1. Re-suspend the crude extract in 750 ml of water and slowly pour into a separating funnel (2 L) placed onto a metallic stand (Figure 2).
    2. Add 750 ml of CH2Cl2 to the separating funnel, and hand-shake gently several times. Then, allow the solvent to settle into immiscible phases and recover both phases, the organic phase (bottom layer), and the aqueous phase (top layer) into separate Erlenmeyer flasks.
    3. Place the aqueous phase inside the separating funnel and add 750 ml of CH2Cl2 and repeat the operation twice.
    4. Combine the organic phases obtained in the three extractions, and add magnesium sulfate anhydrous (10 g) to remove the residual water. Swirl the solution. If the drying agent is clumped together, add more until it looks free-flowing. Filter, through a filter funnel, the total organic phase and collect the filtrate into a 1 L evaporating flask (pear-shaped).


    Figure 2. Liquid-liquid partition of the crude extract using a separating funnel

  3. Afterwards, the organic phase is taken to dryness by removal of the CH2Cl2 under vacuum in a rotary evaporator (at ≤ 40 °C) (Figure 3), yielding 30 g (11.9%) of organic fraction (dark green solid).


    Figure 3. Rotary evaporator to remove solvent

  4. Pack a column chromatography (CC) (50 x 9 cm) by placing 1.5 cm layer of fine sand and then silica gel (particle size 63-200 mm, 430 g) to a depth of 20 cm, next cover with another 1.5 cm layer of sand to protect the adsorbent surface. Allow an appropriate volume of hexanes (4 x 1 L) to pass through the CC to encourage bubbles to rise and the silica gel to settle so that it packs tightly into the column.
    1. Dissolve the organic fraction in 40 ml CH2Cl2, mix with silica gel until it forms a slurry, and remove the solvent under the rotary evaporator until a dry powder is obtained.
    2. Spread the dried powder extract, slowly and uniformly, on the upper top of the packed column (Figure 4), and carry out the elution by gradient, using mixtures of hexanes/EtOAc of increasing polarity as eluent (10:0 to 0:10, starting with 100% hexanes, followed by hexanes/EtOAc mixtures 8:2, 6:4, 4:6, 2:8, 1:9 and finishing with 100% ethyl acetate, 1 L each solvent mixture).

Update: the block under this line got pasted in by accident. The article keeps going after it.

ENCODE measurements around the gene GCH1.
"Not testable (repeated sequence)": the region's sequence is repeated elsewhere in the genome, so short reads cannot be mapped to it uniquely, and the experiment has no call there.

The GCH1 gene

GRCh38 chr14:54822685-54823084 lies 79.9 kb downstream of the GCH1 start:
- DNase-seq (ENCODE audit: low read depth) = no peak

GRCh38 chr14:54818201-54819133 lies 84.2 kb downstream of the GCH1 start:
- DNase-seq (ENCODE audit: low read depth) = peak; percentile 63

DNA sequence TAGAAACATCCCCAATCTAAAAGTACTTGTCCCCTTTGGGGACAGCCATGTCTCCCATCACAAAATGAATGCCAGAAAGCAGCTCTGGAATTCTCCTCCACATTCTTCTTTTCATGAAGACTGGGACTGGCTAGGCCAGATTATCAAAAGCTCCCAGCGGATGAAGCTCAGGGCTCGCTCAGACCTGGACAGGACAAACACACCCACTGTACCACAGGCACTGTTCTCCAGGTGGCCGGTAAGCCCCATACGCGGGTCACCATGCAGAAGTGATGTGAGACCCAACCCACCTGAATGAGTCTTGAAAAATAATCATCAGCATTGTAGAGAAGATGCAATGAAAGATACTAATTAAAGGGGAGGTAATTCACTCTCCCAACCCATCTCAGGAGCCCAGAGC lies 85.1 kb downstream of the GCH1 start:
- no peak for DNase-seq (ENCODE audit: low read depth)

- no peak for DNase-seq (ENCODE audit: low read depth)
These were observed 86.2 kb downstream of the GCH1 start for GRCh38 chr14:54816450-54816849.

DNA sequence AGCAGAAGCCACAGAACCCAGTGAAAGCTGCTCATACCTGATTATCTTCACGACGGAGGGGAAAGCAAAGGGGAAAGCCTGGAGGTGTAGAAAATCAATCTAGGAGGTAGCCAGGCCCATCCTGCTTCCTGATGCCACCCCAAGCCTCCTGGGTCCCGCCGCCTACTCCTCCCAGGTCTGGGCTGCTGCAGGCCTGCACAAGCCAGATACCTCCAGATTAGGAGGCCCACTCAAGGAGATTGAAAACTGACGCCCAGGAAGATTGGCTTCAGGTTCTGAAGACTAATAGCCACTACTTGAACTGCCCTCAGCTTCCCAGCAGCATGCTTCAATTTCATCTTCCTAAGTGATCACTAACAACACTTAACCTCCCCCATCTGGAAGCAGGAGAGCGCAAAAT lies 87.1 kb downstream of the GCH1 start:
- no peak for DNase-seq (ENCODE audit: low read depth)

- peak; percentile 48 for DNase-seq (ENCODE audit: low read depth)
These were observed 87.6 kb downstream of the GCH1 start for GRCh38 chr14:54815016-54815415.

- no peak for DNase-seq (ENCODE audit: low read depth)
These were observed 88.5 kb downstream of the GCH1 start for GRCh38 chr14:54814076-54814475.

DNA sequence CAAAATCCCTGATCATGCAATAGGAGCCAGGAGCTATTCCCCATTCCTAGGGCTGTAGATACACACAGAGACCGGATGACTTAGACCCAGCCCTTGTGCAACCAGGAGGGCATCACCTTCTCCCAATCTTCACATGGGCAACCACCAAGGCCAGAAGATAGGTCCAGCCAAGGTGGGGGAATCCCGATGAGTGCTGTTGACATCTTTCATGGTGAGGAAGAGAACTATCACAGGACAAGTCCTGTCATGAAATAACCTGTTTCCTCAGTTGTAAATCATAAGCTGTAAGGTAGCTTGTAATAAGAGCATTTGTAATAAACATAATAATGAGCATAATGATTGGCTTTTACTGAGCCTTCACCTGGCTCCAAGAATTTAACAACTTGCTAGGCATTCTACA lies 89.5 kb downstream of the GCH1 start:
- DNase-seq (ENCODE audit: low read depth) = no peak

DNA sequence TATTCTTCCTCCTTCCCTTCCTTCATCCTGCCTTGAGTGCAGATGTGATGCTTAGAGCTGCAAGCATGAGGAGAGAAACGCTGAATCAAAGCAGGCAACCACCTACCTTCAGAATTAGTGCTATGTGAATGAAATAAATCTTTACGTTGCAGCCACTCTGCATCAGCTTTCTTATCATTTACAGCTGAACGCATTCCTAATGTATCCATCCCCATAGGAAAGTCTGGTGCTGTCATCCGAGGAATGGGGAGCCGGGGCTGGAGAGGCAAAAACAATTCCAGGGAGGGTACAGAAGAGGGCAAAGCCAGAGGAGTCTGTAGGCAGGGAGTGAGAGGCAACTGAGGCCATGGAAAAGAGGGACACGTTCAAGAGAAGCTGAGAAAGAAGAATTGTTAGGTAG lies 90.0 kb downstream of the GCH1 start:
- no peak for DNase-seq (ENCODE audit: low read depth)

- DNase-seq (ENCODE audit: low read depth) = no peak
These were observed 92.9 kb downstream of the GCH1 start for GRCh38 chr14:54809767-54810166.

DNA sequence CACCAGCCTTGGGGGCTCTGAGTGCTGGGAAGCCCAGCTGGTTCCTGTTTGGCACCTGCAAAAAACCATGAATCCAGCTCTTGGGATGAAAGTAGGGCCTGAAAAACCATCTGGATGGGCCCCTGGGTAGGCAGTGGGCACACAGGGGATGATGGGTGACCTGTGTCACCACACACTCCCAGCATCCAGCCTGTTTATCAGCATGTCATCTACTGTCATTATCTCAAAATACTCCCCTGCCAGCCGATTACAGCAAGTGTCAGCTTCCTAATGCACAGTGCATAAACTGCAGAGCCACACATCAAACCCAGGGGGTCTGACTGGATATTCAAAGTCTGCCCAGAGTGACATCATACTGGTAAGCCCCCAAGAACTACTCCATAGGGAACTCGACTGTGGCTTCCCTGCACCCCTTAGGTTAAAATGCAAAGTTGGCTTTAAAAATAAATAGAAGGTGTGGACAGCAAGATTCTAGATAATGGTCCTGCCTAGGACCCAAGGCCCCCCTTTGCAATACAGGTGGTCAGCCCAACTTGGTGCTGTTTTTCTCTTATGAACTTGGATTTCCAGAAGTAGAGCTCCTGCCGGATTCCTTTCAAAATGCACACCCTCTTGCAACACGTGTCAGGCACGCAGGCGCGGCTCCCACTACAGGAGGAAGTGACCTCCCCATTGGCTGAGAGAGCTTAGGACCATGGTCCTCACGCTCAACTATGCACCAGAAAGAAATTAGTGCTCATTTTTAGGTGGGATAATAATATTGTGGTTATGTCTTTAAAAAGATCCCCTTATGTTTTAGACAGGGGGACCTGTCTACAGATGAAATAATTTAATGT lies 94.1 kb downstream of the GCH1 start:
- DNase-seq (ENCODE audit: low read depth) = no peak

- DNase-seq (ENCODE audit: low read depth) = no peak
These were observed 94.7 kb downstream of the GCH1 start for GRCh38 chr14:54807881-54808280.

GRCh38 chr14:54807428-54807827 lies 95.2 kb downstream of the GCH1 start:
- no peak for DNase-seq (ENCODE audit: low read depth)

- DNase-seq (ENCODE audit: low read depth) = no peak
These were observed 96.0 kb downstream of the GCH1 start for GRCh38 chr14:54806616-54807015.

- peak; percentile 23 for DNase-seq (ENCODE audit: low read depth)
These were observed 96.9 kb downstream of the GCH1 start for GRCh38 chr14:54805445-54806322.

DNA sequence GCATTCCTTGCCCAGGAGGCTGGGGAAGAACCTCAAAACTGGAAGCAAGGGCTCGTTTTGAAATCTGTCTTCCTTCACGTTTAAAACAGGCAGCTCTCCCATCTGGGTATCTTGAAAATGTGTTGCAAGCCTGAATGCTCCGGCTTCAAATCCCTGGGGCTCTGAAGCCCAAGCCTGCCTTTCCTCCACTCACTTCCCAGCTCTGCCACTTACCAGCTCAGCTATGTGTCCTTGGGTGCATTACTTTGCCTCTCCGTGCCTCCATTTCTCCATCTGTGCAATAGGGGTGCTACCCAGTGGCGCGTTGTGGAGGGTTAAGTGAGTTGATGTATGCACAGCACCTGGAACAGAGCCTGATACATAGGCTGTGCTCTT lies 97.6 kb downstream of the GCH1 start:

3. Collect the resulting fractions (15 fractions, 400 ml each) in round-bottomed flasks (1 L).
    4. Subsequently, remove the mobile phase from each fraction in a rotary evaporator (at ≤ 4 °C), and dissolve the residue in 20 ml CH2Cl2 and transfer to round-bottomed tubes (40 ml).


    Figure 4. Column chromatography (CC)

  5. Combine these 15 fractions into 10 subfractions (A-J) based on their similarities TLC profiles (Figure 5).
    1. To run the TLC plates, add the solvent mixtures of hexanes/ethyl acetate of increasing polarity, starting from 8:2 (8 ml hexanes plus 2 ml ethyl acetate) and finishing with 6:4, into the TLC chamber to a depth of just under 0.5 cm.
    2. Apply an aliquot of each fraction, using a microcapillary, to the baseline (marked about 0.7 cm from one end of the plate) of the TLC (around 7 x 5 cm for TLC) and place into the TLC chamber.
    3. Develop the TLC, leaving the solvent to rise up the TLC plate by capillary action, until the solvent reaches almost the top (0.5 cm of the plate).
    4. Then, visualize the developed TLC under a UV lamp using 254 nm wavelengths, and stained with oleum system and heat the plates to 80-100 °C in a hotplate until spots appear.


    Figure 5. Collected fractions from CC and analysis by TLC. A. Collected fractions in round-bottom tubes from the column chromatography showed in Figure 4. B. Visualization of thin layer chromatography (TLC) developed plates of the collected fractions that are further combined into 10 subfractions based on their TLC profiles.

  6. 1H NMR analysis reveals that fractions C (hexanes/EtOAc, 8:2), H (hexanes/EtOAc, 3:7) and J (EtOAc) are rich in flavonoids. The solvent used for the NMR experiments is deuterated acetone, (CD3)2CO.
    Note: To prepare the NMR sample: dissolve the sample in 0.6 ml of (CD3)2CO, filter through Pasteur pipette, equipped with a filter paper, and discharge into the NMR tube.